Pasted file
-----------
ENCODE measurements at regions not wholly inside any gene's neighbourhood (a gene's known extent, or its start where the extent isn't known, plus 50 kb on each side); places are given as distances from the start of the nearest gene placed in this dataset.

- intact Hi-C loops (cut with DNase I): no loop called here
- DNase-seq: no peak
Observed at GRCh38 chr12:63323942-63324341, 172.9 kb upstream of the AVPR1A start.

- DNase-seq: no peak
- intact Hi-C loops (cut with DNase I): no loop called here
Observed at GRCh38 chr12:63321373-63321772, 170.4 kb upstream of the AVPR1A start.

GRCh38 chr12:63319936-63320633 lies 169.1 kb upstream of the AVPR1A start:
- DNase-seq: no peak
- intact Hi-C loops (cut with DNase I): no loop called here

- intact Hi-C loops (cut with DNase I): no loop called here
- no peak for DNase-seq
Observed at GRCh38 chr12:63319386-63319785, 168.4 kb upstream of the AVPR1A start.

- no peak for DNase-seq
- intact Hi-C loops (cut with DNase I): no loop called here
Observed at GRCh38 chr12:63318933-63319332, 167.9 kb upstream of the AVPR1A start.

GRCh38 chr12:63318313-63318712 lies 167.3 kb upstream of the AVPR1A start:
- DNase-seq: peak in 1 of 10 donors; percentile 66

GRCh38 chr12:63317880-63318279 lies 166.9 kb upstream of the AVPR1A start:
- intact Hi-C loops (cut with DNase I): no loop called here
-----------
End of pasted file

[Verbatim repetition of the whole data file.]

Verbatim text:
ENCODE measurements at regions not wholly inside any gene's neighbourhood (a gene's known extent, or its start where the extent isn't known, plus 50 kb on each side); places are given as distances from the start of the nearest gene placed in this dataset.

- intact Hi-C loops (cut with DNase I): no loop called here
- DNase-seq: no peak
Observed at GRCh38 chr12:63323942-63324341, 172.9 kb upstream of the AVPR1A start.

- DNase-seq: no peak
- intact Hi-C loops (cut with DNase I): no loop called here
Observed at GRCh38 chr12:63321373-63321772, 170.4 kb upstream of the AVPR1A start.

GRCh38 chr12:63319936-63320633 lies 169.1 kb upstream of the AVPR1A start:
- DNase-seq: no peak
- intact Hi-C loops (cut with DNase I): no loop called here

- intact Hi-C loops (cut with DNase I): no loop called here
- no peak for DNase-seq
Observed at GRCh38 chr12:63319386-63319785, 168.4 kb upstream of the AVPR1A start.

- no peak for DNase-seq
- intact Hi-C loops (cut with DNase I): no loop called here
Observed at GRCh38 chr12:63318933-63319332, 167.9 kb upstream of the AVPR1A start.

GRCh38 chr12:63318313-63318712 lies 167.3 kb upstream of the AVPR1A start:
- DNase-seq: peak in 1 of 10 donors; percentile 66

GRCh38 chr12:63317880-63318279 lies 166.9 kb upstream of the AVPR1A start:
- intact Hi-C loops (cut with DNase I): no loop called here